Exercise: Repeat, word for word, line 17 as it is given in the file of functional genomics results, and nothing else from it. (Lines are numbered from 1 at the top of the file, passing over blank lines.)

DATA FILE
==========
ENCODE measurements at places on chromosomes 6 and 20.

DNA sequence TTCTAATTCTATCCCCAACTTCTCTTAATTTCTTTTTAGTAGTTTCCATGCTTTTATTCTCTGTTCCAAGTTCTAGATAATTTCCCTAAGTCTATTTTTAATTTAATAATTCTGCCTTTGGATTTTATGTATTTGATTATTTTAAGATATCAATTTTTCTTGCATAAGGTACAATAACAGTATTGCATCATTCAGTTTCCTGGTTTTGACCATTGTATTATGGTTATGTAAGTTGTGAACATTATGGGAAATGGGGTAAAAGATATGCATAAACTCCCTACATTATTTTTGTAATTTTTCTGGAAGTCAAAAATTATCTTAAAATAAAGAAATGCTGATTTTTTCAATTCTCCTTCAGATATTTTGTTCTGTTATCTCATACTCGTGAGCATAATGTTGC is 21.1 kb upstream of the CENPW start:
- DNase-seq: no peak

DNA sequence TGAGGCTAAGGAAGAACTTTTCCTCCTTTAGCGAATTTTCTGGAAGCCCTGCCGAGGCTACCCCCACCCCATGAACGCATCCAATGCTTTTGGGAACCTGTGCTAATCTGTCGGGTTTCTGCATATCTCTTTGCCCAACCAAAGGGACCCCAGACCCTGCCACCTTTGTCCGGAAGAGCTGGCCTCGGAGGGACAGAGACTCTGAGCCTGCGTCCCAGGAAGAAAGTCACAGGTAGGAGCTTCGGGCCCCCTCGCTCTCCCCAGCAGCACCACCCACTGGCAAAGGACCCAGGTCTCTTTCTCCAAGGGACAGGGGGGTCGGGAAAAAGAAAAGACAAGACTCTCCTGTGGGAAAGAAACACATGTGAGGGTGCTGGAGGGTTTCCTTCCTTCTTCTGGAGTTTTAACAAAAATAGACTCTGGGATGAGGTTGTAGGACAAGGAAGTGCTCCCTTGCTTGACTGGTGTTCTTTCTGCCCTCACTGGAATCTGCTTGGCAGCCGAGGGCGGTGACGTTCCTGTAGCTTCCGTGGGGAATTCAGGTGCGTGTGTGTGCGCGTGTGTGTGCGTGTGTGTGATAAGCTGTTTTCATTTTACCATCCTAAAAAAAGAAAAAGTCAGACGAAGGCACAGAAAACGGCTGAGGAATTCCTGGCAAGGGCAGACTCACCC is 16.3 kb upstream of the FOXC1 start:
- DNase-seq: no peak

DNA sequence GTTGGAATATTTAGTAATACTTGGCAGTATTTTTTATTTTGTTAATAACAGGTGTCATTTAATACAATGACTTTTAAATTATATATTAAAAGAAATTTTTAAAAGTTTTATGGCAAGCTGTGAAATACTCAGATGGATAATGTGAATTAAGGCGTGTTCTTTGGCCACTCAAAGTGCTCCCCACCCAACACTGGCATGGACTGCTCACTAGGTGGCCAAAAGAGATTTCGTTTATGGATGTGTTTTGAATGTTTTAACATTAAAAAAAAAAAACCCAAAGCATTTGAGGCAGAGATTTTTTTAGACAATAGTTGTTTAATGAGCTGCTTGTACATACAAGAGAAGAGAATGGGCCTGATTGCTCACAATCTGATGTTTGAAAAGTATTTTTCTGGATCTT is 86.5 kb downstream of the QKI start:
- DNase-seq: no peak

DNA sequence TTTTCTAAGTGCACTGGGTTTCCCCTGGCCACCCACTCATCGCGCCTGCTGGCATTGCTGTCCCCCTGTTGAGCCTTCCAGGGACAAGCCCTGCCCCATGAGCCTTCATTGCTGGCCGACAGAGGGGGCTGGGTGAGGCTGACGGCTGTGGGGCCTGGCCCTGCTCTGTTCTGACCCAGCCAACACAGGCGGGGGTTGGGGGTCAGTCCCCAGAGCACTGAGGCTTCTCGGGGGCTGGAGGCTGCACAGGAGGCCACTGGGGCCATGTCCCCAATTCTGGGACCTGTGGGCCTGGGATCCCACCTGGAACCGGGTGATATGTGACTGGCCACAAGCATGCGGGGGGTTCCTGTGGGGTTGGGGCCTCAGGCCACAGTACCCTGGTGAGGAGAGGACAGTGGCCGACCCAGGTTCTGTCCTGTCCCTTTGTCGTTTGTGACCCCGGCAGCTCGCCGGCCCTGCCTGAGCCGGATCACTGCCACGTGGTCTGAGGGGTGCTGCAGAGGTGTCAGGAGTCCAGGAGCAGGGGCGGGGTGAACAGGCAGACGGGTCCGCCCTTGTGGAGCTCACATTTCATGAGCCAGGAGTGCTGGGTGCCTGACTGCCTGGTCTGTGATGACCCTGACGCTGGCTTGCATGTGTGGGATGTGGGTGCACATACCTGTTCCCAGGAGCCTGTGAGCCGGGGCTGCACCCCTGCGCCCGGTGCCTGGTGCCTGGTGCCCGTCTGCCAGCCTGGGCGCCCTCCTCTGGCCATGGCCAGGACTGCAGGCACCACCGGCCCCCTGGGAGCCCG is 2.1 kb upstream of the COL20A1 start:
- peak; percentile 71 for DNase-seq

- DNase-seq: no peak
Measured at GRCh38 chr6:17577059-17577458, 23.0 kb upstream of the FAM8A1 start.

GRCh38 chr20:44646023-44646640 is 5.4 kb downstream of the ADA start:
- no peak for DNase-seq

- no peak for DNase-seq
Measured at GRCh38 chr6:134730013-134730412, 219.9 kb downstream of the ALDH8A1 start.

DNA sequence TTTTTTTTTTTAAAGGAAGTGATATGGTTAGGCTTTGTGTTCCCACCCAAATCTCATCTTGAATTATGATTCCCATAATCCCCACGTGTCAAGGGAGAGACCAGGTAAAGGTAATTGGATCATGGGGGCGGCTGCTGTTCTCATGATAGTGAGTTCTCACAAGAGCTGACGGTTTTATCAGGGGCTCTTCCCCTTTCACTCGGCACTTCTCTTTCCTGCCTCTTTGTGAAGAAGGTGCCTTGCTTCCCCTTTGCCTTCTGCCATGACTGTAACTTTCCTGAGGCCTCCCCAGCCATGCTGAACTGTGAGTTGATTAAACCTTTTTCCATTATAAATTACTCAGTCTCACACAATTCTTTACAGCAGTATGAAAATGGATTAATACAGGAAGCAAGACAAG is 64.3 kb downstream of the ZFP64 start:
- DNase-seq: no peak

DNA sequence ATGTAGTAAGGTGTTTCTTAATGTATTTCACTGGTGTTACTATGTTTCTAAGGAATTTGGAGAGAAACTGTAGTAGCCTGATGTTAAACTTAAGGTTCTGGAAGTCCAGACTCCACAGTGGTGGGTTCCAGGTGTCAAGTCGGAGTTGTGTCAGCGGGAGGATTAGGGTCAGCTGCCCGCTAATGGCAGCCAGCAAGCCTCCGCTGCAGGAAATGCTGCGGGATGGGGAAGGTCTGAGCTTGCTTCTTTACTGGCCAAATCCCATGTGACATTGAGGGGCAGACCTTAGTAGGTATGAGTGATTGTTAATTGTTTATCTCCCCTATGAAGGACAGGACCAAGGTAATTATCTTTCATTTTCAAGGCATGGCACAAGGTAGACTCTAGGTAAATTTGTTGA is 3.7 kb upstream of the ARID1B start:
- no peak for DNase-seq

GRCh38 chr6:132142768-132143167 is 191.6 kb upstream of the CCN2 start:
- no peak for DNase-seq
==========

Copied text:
- DNase-seq: no peak